By Douglas Bloomfield
U.S. Ambassador to Israel David Friedman declared the Trump administration’s announcement that it no longer views West Bank settlements as illegal “advances the cause of peace” between Israel and the Palestinians.
If you believe that I have some nice beachfront property to sell you in the Negev.
There is no way this will advance peace, nor was it intended to. That is fine with President Donald Trump, who isn’t really serious about brokering the peace “deal of the century.”
It’s a scam run by three in the real estate business with close ties to the settler movement: Friedman and Jason Greenblatt, who were lawyers for the Trump organization, and first son-in-law Jared Kushner. Greenblatt dropped out this fall, which was seen by many as a tacit admission their repeatedly delayed peace plan was going nowhere.
Secretary of State Mike Pompeo announced Monday, Nov. 18, that the Trump administration no longer considers Israeli settlements a violation of international law. He called it a return to Ronald Reagan’s policy, but it really isn’t. Reagan reversed the Carter administration’s legal opinion that “civilian settlements” in the occupied territories were “inconsistent with international law.” Reagan said they’re not inherently illegal, but he saw them as obstacles to peace and called for a construction freeze to advance prospects for negotiations.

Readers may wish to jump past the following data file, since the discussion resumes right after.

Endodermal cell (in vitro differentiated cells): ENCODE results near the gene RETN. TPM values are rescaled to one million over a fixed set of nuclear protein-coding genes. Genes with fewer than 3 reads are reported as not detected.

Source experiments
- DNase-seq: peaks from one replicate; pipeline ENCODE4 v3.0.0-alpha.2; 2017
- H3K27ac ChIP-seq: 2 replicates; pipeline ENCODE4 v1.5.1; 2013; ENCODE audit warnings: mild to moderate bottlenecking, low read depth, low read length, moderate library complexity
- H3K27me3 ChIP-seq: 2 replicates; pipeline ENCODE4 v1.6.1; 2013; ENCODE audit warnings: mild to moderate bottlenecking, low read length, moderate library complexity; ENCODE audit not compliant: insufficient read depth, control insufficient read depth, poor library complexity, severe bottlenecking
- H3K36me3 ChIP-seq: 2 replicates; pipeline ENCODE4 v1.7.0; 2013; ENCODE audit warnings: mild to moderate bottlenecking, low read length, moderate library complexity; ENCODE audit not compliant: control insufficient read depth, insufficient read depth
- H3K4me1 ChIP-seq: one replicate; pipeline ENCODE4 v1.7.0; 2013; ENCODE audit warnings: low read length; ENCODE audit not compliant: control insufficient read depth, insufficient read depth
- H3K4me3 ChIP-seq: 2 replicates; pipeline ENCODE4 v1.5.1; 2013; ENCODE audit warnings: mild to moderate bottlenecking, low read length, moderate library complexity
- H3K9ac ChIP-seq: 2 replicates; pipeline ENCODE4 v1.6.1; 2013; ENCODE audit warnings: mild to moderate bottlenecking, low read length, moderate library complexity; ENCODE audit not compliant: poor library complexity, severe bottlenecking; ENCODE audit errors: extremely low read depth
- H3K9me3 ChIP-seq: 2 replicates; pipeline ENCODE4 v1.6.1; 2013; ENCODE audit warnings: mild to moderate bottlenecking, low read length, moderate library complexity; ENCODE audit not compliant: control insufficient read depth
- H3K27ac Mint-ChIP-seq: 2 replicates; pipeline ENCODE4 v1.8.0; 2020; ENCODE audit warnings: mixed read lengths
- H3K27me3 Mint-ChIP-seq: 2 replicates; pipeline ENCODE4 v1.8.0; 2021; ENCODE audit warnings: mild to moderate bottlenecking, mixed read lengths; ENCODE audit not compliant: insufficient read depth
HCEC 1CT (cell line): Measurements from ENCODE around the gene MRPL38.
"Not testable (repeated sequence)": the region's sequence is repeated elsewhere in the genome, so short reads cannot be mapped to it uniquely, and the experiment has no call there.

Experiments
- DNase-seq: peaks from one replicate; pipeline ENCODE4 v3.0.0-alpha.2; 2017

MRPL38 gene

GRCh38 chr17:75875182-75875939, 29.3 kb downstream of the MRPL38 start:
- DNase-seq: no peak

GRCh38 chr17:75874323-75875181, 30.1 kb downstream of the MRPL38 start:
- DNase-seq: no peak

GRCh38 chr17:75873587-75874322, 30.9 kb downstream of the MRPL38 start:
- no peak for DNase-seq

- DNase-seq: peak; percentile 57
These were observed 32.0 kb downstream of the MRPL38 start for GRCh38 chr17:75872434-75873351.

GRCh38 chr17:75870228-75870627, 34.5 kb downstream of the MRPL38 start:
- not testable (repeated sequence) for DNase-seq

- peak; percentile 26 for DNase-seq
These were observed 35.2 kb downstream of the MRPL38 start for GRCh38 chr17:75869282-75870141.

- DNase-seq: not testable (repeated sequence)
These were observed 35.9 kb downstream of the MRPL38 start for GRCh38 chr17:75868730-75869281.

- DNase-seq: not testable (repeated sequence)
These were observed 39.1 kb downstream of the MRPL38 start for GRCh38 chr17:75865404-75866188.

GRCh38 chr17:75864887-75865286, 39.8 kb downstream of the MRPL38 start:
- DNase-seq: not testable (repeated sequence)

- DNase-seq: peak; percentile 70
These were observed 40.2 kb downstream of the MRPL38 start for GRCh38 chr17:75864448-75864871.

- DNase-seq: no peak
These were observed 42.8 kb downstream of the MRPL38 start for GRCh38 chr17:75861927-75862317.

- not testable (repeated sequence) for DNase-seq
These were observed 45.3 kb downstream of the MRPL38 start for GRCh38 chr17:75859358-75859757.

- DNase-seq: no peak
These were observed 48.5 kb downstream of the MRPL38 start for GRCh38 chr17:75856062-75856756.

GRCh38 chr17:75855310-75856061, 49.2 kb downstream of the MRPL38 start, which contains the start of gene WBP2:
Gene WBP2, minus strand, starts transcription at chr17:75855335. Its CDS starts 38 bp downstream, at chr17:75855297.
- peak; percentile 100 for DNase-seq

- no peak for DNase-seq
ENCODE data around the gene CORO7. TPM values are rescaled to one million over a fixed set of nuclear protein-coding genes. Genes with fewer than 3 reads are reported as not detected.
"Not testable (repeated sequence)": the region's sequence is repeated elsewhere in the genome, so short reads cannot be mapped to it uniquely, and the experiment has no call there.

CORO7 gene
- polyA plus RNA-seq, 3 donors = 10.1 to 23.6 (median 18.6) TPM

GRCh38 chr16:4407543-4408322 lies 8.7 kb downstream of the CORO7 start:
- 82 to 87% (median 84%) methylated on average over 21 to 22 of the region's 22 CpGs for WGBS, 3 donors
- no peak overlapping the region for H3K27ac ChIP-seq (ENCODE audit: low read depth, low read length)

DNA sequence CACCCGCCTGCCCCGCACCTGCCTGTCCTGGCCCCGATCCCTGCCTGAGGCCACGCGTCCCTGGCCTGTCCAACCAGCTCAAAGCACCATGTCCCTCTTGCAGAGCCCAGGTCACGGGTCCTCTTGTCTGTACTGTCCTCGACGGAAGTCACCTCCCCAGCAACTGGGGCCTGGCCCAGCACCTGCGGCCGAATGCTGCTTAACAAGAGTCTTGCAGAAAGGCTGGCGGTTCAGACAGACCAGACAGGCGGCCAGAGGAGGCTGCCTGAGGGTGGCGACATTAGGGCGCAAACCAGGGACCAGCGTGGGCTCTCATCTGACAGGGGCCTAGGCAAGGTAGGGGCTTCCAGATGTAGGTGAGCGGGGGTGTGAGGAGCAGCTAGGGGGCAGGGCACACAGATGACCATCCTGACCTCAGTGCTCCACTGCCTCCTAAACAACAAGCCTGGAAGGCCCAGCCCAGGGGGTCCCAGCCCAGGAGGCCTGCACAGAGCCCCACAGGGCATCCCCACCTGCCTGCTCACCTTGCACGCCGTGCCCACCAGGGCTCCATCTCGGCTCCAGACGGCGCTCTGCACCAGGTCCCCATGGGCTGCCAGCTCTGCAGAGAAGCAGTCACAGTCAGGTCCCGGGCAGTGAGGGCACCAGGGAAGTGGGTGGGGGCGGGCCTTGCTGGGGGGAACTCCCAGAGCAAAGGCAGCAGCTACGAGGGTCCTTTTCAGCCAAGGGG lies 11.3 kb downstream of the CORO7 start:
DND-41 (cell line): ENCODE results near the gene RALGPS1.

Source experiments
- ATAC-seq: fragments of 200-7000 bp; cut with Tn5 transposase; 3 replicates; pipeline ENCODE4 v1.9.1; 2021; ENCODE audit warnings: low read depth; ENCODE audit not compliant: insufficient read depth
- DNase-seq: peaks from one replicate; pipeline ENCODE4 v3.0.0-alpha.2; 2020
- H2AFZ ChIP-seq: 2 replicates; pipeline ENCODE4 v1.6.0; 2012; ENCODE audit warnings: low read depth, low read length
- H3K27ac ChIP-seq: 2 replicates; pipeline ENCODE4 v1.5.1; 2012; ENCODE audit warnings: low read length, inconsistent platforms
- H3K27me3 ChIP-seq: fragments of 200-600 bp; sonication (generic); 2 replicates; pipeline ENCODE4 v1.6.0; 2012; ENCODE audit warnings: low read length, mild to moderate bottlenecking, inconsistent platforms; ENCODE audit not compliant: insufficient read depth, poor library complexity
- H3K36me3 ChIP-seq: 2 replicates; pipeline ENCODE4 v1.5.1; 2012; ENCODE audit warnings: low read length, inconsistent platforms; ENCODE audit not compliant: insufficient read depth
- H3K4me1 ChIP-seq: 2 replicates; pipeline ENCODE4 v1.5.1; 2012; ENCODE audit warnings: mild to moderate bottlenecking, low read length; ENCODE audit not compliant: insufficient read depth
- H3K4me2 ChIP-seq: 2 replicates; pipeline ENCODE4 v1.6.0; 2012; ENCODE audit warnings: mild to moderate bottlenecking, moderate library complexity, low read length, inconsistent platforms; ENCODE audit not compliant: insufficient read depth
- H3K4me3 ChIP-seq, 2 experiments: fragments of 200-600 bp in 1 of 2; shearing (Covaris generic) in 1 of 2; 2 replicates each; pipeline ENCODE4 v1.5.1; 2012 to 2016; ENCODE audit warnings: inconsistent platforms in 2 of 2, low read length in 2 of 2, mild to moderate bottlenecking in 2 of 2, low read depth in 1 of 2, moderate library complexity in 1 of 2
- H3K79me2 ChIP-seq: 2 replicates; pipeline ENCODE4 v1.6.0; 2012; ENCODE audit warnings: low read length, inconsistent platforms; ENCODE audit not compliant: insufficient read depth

Trump wasn’t thinking about emulating Reagan, anyway, but reversing policy of his nemesis President Barack Obama, a strong critic of Benjamin Netanyahu’s aggressive settlement expansion agenda. Obama saw the prime minister’s West Bank building spree as part of his plan to thwart any two-state peace deal with the Palestinians. Obama was right.
Pompeo had been preparing this decision for months, he said, so why announce it now? It certainly wasn’t, as Pompeo would have us believe, to “increase the likelihood” of Israeli-Palestinian peace. More likely it is, notwithstanding Pompeo’s denial, to help Netanyahu save his political career and stay out of jail in several corruption cases.
Netanyahu was unable to form a governing coalition following two elections so far this year, and now his rival, Benny Gantz of the Blue-White Party, is asking Arab Knesset members to give him the votes he needs (although they would not join the coalition). Netanyahu, who has a sordid history of racist appeals, is trying to sabotage Gantz’s effort by charging him with making an alliance with parties that “support the terror organizations” and want to “destroy” Israel. That’s something Trump can relate to, as he no doubt related to Netanyahu’s frantic efforts to avoid paying a price for his corruption.
The president has given Israel several gifts that strengthen the Israeli right (his intentions were selfish, for his political aggrandizement, not altruistic,) like recognizing Israeli sovereignty over all of Jerusalem and the Golan Heights and relocating the embassy to Jerusalem. If Netanyahu does head the next government, look for him to use this as his hechsher for more aggressive settlement expansion and to begin annexing chunks of the West Bank.
Domestic U.S. Policy
Trump’s settlement decision was a slap to the Palestinians, who he has dissed repeatedly by cutting aid to their government and for refugees. Team Kushner is believed to have worked closely with Netanyahu and his crew on their still-secret peace plan while largely freezing out the Palestinians.